What happens to your email after you die? What about your Facebook account? Logins and passwords for important online accounts? Protecting digital assets isn’t something most people think of when they consider an estate plan, but it’s increasingly becoming something people need.
If this isn’t a modern problem that requires a modern solution, we don’t know what is! As owning digital assets becomes more and more the norm, estate plans need to incorporate digital assets into the master plan. Our team of in-house attorneys can help you protect all of your assets with a comprehensive estate plan.
What are digital assets?
Digital assets include:
- Domain names
- Electronically stored photos and videos
- Social media accounts
- Non-fungible tokens
- Digital rights
- Even things like online video channels
Many of these things can be passed on to your heirs when you pass away. But without accounting for these assets, your heirs may not be able to access them. That means they could be lost for good, including the money attached to them.
Obstacles to protecting digital assets
If you’re not the original owner, gaining access to digital assets can be a real challenge. Not only are they password protected and sometimes data encrypted, but laws can have a hard time keeping up with the speed at which technology changes. Both privacy and criminal laws can make it hard to gain access to digital assets that aren’t originally your own.
Without naming your digital assets in your estate plan, your loved ones could be prevented from accessing them completely due to these laws.
Get started protecting your digital assets
The simplest way to begin to protect your digital assets is by making a list. Write down your email addresses and associated passwords, along with links to the login screens. List out every account you want your loved ones to have access to, with directions on logging in and navigating the site.
Keep your list in a secure location, and make sure your heirs know where to find it.
If you have important documents saved in the cloud, consider keeping a backup on your local computer or storage device. Again, make sure to keep a record of where and how your heirs can access this information.
Most importantly, consult with your attorney and make it explicitly clear in your estate plan that you give your heirs permission to access your digital assets. eLegacy is a law firm with in-house attorneys that handle your estate planning, including doing everything possible to protect your digital assets. You won’t be left alone to cobble together DIY legal documents.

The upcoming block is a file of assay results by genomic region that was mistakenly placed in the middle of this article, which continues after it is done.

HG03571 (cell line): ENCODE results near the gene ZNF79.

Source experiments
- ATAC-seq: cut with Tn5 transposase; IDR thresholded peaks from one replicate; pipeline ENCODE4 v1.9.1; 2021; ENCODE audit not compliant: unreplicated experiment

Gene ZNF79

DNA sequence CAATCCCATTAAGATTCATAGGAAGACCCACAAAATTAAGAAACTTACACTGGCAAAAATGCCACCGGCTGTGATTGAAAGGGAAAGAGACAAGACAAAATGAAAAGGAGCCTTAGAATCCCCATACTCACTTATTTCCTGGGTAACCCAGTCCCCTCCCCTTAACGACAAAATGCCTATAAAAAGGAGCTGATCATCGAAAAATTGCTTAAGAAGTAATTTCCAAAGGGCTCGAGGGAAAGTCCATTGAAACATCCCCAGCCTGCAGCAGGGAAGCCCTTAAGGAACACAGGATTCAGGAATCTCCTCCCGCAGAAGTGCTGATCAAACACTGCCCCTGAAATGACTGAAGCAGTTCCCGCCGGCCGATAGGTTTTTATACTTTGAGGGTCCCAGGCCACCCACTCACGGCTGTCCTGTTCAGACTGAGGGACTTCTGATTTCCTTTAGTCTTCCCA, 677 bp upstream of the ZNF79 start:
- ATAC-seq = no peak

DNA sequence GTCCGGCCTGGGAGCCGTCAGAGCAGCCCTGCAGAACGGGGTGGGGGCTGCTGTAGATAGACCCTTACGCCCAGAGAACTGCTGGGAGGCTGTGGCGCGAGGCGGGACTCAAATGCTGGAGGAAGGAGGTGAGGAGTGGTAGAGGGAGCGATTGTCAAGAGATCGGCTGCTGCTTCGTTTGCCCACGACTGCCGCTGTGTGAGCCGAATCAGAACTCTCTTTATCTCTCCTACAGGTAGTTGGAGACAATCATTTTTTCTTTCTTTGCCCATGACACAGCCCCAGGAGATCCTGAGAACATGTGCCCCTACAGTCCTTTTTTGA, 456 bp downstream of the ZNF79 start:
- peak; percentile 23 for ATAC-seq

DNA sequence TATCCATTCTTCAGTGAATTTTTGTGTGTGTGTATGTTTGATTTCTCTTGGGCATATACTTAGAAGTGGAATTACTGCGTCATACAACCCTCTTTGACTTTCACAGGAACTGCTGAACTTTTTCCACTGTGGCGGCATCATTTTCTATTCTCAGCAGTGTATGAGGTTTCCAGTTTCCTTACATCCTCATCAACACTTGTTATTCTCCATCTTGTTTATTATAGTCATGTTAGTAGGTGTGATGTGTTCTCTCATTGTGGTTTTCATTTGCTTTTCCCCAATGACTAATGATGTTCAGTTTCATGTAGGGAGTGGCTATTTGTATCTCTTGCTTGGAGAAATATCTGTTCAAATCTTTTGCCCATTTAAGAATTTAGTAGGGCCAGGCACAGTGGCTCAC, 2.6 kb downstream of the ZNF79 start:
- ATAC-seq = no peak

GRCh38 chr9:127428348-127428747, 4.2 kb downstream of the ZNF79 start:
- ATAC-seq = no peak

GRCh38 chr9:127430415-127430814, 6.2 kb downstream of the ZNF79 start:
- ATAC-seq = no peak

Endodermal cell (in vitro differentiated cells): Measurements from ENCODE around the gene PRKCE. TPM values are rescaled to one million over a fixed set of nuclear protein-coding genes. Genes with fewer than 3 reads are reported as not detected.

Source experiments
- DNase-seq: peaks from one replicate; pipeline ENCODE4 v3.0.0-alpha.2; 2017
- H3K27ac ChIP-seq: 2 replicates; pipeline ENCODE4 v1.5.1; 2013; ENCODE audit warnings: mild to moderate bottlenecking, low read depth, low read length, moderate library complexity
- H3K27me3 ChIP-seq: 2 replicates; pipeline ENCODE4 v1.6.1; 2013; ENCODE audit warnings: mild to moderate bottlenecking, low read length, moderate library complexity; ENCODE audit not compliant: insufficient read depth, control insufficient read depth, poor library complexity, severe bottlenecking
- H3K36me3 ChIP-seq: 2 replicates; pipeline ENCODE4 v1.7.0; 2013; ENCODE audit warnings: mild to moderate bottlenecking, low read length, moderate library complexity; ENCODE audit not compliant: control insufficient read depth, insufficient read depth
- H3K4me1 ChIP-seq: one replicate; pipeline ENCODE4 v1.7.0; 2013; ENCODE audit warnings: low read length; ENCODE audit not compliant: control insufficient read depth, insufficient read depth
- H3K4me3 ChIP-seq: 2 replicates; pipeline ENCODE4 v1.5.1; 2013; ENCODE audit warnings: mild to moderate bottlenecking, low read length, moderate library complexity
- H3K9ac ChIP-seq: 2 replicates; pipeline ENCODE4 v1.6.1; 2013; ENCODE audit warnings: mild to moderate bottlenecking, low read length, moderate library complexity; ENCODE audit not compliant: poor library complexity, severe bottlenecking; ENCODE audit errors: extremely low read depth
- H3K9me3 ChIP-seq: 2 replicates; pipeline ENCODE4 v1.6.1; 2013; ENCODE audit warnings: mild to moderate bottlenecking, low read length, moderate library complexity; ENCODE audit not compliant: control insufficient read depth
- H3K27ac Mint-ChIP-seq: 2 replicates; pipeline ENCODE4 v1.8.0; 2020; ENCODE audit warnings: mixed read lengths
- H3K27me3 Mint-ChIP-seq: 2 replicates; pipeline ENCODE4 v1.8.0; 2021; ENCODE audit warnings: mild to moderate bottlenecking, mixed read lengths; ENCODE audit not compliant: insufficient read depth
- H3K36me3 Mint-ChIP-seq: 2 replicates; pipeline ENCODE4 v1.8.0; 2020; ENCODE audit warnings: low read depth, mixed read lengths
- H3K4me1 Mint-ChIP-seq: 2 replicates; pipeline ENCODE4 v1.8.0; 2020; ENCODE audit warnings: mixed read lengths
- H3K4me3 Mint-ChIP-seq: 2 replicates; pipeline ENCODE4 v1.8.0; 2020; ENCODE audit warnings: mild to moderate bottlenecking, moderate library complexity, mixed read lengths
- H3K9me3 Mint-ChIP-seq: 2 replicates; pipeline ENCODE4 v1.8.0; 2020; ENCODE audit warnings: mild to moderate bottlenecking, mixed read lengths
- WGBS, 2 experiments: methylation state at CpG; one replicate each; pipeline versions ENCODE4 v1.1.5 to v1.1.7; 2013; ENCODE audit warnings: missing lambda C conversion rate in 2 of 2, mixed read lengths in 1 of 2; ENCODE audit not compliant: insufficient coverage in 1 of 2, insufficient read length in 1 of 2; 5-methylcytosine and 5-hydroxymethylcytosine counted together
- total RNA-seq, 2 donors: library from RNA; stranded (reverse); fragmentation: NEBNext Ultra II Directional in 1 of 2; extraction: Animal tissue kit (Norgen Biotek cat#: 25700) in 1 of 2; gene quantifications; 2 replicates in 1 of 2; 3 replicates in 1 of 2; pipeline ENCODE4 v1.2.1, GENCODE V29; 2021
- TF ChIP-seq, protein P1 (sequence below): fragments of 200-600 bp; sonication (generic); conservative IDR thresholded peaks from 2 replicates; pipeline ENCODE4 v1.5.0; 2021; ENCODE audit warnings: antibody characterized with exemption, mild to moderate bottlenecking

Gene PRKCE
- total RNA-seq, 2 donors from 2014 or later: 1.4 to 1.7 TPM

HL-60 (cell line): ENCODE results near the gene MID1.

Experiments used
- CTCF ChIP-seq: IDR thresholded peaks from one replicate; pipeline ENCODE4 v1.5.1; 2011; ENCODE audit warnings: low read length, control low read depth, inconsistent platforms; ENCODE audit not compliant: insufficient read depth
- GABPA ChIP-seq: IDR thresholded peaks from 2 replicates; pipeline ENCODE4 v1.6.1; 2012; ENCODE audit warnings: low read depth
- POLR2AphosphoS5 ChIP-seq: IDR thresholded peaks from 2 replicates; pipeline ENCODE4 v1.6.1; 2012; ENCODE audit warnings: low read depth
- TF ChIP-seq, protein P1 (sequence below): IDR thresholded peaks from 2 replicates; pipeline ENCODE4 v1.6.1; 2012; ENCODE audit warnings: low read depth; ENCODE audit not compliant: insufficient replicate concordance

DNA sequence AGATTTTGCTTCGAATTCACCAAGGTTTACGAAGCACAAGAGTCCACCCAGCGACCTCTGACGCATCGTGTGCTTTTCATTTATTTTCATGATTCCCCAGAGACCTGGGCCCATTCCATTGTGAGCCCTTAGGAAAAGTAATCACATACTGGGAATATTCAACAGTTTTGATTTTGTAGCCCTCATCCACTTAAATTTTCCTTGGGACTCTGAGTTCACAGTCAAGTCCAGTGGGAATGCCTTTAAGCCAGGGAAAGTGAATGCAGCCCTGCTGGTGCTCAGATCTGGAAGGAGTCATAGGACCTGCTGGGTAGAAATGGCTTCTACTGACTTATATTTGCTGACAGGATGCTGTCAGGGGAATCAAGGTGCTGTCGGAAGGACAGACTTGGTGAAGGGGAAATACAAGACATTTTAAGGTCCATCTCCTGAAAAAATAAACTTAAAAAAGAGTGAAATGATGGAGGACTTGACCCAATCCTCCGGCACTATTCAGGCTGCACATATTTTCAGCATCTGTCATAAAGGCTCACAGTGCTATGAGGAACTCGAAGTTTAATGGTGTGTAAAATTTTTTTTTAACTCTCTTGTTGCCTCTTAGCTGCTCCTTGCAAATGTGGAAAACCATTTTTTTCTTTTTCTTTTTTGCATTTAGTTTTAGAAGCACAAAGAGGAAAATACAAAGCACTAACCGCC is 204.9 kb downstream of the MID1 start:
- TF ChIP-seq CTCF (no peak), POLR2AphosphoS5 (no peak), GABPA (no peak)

Protect your digital assets by killing them off
Not everyone wants their family to have access to their digital assets. In fact, you may want the opposite. According to the American College of Trust and Estate Counsel, if you don’t want your heirs to have access to your digital assets, simply leave them out of your estate plan. They won’t be able to manage anything if you haven’t planned for that.
In most cases, nothing happens to your digital accounts when you die. Some, like Facebook and Google, offer inactive account managers or legacy account holders, where you can appoint someone to manage your account when you die. Most email accounts are deactivated and die a digital death after 365 days of inactivity.
Without explicit directions lined out in an estate plan, you lose control over what happens to your email after you die. Gaining access to an account or getting it shut down — whether it’s through Gmail, Yahoo, Outlook, or others — is a tedious process. For Microsoft Outlook, for example, you’ll need to provide a death certificate, a document showing you’re next of kin, the original owners first and last name, address, date of birth, when the account was created, and when it was last accessed.
Gaining access to digital accounts can be next to impossible because of existing laws and data encryption. But with an estate plan, you’ll provide your heirs with peace of mind.
Schedule a complimentary consultation with our team and let’s talk about what an estate plan could look like for you. Everything will be absolutely confidential and can be done from the comfort of home.